The photo below is one of the last shots of the Dutch landscape I took before our departure from the Netherlands. I snapped it on my phone out the window of an intercity train from Leiden, eindbestemming Den Haag Centraal (please excuse the graininess caused by the window). It captures well the feature of the landscape in the Netherlands that makes it so completely different to what we are used to in New Zealand (and particularly in Wellington): it is flat as far as the eye can see, not a hill – or even a hint of undulation – apparent. Fences are unnecessary on farms, as the small canals act as demarcating lines, mostly straightened through human intervention. On clear days, you can see to the next – or the next after the next – city or town, its skyline popping up in the distance. That always seemed quite amazing to me. As our time living in the Netherlands passed, we became accustomed to this flatness, but it never seemed normal or natural to either PJD or me. PJD recently chatted with an Aucklander who had spent time in the Netherlands on vacation, and who found the flat nature of the land, devoid of hills or mountains, made him feel distinctly unsettled, irritable. Neither of us had such a strong reaction, but as we travelled in Europe, we always found ourselves strangely excited to land in a place where we had to climb up slight (London, for example), or even extreme inclines (Barcelona, Luxembourg). We reacted excitedly to anecdotes of being able to find hills in the Netherlands as if they had some mythical quality (yes, they do exist, but you have to travel to Limburg to find them!).
Now that we are back in Wellington, hills are on the horizon in every direction that they eye can see. In contrast to where we have been, they are a novelty; at the same time though, they are comforting and familiar (not sure if the comfort factor will remain once we start climbing them again!). They bring a drama and variation to the land which I have missed. Soon enough, I’ll get some pictures up to show you what I mean. For now though, a part of me certainly does miss the serene flat fields of the Netherlands.
Photo by CIA between Leiden and Den Haag, the Netherlands, 19 September 2012.
I am happy to be privileged enough to remember a moment like this one:
Some of you out there might have felt the consequences of the attempts by the United States to extradite Kim Dotcom from New Zealand. His Megaupload site was widely used by many people worldwide, to the chagrin of many.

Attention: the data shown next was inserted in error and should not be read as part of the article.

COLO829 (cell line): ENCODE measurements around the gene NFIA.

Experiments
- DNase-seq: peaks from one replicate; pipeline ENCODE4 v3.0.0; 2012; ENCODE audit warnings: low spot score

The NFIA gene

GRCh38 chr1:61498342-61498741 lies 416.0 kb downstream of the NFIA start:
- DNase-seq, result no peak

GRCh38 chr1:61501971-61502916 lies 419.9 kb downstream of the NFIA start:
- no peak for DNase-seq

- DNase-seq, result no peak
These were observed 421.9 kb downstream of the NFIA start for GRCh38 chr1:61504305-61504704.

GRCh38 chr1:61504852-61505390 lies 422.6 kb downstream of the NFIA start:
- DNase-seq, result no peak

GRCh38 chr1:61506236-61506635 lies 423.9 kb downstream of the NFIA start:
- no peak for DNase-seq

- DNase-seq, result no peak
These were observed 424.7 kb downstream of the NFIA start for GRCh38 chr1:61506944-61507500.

What I am now following with interest is the political saga regarding alleged illegal surveillance, and the effect this is having on the body politic. Enjoy this video (via New Zealand Herald) of Prime Minister John Key being grilled in Parliament.
There’s more here.
I have missed politics in a language I understand. Following from afar is not half so much fun, and politics is always local.
The ambitious narrative structure is what first caught me with David Mitchell’s Cloud Atlas. As I was pulled deeper into each part of the novel’s Russian doll-style story, it was the characters and their complex, interwoven state which sucker-punched me, and I as hooked. It appealed to my nature as a reader — the novel wove the stories of the characters together in a clever way, and Mitchell’s skill at pastiche* is exploited to its fullest extent.
Nevertheless, Cloud Atlas divides people. The London Review of Books, for example, suggested that perhaps Mitchell’s novel lacked a solid core, and that the novel itself, by working to demonstrate how small the world was (with the interwoven nature of past, present and future) worked towards a very conservative world view. On the other hand, writing for the Guardian, A.S. Byatt could not have been more glowing in her praise of the novel.
Regardless of the mixed critical reception, I loved the novel. I still do.
When the intended adaptation to film was mentioned to me by CIA some time ago, I pushed the thought far out of my mind: “you cannot possibly turn this book into a film; it’ll be awful!”. A year later, in the middle of a Reykjavík living room, we talked about the extended trailer, which my friends had seen, but I had not…
As we walked across the square in front (to the side?) of the Royal Library of Belgium, I spotted this cosy reading spot. I liked how nonchalant the reader seemed to be, the pose one of studied relaxation.
Is she really as relaxed as she looked? The angle of her legs seems a little uncomfortable, the breeze a little cold. But there she remained, calm as you like. And there is no question, she is as solitary as one can be in the middle of a busy square in a busy city.
Photo by PJD, of a complete stranger, Brussels, August 2011. Apologies to the stranger for this opportunistic picture. I hope you don’t mind too much.
Photos by PJD, Koi Pond, Changi Airport, Singapore